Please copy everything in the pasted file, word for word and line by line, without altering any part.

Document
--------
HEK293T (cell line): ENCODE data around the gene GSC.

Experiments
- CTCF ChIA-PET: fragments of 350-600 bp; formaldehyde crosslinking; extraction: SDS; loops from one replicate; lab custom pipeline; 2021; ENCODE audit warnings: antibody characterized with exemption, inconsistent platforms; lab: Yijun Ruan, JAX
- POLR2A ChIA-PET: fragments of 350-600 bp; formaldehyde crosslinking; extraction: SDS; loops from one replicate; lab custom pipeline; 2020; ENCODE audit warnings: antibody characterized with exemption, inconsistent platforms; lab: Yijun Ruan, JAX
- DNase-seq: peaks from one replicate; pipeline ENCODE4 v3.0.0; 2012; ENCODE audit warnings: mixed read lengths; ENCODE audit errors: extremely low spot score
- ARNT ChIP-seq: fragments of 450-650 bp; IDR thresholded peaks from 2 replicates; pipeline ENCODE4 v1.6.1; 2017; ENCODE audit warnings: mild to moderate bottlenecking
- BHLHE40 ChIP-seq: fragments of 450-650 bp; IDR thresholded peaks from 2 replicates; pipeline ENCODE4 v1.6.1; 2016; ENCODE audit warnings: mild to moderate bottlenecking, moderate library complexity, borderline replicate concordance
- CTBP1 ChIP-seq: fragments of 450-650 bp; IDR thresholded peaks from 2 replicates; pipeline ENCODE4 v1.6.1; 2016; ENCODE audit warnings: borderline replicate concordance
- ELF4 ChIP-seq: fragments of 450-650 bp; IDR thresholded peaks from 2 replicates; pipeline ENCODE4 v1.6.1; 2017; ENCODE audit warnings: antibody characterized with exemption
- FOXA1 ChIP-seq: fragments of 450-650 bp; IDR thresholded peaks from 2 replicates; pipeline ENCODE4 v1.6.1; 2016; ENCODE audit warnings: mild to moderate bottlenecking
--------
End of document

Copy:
HEK293T (cell line): ENCODE data around the gene GSC.

Experiments
- CTCF ChIA-PET: fragments of 350-600 bp; formaldehyde crosslinking; extraction: SDS; loops from one replicate; lab custom pipeline; 2021; ENCODE audit warnings: antibody characterized with exemption, inconsistent platforms; lab: Yijun Ruan, JAX
- POLR2A ChIA-PET: fragments of 350-600 bp; formaldehyde crosslinking; extraction: SDS; loops from one replicate; lab custom pipeline; 2020; ENCODE audit warnings: antibody characterized with exemption, inconsistent platforms; lab: Yijun Ruan, JAX
- DNase-seq: peaks from one replicate; pipeline ENCODE4 v3.0.0; 2012; ENCODE audit warnings: mixed read lengths; ENCODE audit errors: extremely low spot score
- ARNT ChIP-seq: fragments of 450-650 bp; IDR thresholded peaks from 2 replicates; pipeline ENCODE4 v1.6.1; 2017; ENCODE audit warnings: mild to moderate bottlenecking
- BHLHE40 ChIP-seq: fragments of 450-650 bp; IDR thresholded peaks from 2 replicates; pipeline ENCODE4 v1.6.1; 2016; ENCODE audit warnings: mild to moderate bottlenecking, moderate library complexity, borderline replicate concordance
- CTBP1 ChIP-seq: fragments of 450-650 bp; IDR thresholded peaks from 2 replicates; pipeline ENCODE4 v1.6.1; 2016; ENCODE audit warnings: borderline replicate concordance
- ELF4 ChIP-seq: fragments of 450-650 bp; IDR thresholded peaks from 2 replicates; pipeline ENCODE4 v1.6.1; 2017; ENCODE audit warnings: antibody characterized with exemption
- FOXA1 ChIP-seq: fragments of 450-650 bp; IDR thresholded peaks from 2 replicates; pipeline ENCODE4 v1.6.1; 2016; ENCODE audit warnings: mild to moderate bottlenecking